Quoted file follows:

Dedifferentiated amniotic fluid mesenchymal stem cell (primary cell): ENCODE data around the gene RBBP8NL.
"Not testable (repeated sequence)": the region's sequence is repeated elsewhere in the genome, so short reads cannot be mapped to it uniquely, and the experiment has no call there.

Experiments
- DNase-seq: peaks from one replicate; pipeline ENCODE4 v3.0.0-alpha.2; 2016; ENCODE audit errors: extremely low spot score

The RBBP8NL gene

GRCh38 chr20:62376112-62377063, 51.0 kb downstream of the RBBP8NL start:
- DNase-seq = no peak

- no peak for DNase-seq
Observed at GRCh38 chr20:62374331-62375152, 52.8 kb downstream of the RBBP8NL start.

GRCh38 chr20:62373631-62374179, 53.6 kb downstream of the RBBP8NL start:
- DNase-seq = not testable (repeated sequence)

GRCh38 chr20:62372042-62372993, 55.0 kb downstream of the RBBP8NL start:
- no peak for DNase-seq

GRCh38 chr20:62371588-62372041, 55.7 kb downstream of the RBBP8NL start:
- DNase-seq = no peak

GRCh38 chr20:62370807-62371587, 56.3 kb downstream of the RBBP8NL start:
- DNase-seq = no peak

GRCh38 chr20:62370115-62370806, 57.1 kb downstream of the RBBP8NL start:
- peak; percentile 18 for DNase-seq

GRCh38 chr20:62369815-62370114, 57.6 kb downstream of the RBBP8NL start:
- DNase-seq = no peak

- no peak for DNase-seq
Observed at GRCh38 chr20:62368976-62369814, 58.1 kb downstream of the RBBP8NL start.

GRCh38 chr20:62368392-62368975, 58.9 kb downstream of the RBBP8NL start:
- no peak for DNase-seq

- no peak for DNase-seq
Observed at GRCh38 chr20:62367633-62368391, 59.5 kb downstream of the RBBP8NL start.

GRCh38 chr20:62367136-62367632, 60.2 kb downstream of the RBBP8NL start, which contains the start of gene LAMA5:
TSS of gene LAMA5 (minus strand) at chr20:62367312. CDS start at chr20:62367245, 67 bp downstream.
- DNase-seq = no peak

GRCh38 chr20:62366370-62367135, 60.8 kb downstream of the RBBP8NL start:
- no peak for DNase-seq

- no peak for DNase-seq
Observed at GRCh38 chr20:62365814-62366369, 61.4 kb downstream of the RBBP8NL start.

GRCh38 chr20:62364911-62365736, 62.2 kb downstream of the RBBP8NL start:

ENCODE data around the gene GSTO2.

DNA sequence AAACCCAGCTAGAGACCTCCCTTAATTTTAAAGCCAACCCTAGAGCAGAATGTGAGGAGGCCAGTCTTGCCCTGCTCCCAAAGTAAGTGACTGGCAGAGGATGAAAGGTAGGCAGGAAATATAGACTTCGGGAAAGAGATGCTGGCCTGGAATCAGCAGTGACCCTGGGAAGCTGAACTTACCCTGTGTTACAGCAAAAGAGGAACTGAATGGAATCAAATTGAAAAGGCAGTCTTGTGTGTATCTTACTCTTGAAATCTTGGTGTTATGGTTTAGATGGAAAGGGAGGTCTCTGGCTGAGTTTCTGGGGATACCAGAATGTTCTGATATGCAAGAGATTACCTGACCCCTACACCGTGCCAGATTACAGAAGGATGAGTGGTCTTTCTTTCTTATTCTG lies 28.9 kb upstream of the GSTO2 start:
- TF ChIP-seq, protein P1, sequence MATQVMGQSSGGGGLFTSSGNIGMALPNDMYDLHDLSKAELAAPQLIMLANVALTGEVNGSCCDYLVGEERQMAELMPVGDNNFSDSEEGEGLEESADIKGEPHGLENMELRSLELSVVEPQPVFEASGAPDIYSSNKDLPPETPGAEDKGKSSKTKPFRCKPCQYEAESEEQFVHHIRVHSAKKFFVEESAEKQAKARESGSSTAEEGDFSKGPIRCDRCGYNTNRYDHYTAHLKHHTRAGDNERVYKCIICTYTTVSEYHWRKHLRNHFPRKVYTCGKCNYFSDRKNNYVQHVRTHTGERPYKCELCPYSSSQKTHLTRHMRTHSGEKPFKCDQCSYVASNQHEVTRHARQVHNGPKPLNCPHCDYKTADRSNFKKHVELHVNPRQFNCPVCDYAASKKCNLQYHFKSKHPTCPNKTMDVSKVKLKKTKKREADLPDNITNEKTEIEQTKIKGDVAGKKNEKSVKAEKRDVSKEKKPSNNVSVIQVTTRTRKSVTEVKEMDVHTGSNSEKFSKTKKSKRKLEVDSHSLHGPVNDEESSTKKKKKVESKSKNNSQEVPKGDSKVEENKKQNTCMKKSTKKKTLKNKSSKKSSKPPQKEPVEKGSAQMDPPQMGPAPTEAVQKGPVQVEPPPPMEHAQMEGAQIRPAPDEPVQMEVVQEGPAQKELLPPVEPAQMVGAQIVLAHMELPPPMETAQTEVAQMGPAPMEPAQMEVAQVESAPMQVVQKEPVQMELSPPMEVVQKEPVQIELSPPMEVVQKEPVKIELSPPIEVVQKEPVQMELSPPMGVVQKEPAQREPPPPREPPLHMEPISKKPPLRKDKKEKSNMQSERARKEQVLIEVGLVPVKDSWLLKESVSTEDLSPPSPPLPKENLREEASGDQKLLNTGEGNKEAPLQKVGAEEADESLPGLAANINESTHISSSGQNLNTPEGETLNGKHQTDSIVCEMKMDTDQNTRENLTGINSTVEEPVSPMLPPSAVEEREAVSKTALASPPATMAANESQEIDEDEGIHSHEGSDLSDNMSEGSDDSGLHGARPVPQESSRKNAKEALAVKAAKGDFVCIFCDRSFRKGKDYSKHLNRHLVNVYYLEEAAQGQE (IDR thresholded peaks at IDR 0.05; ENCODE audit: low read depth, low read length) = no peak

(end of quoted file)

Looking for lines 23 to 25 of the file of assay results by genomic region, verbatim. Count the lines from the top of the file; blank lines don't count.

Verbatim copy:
Observed at GRCh38 chr20:62368976-62369814, 58.1 kb downstream of the RBBP8NL start.

GRCh38 chr20:62368392-62368975, 58.9 kb downstream of the RBBP8NL start:
- no peak for DNase-seq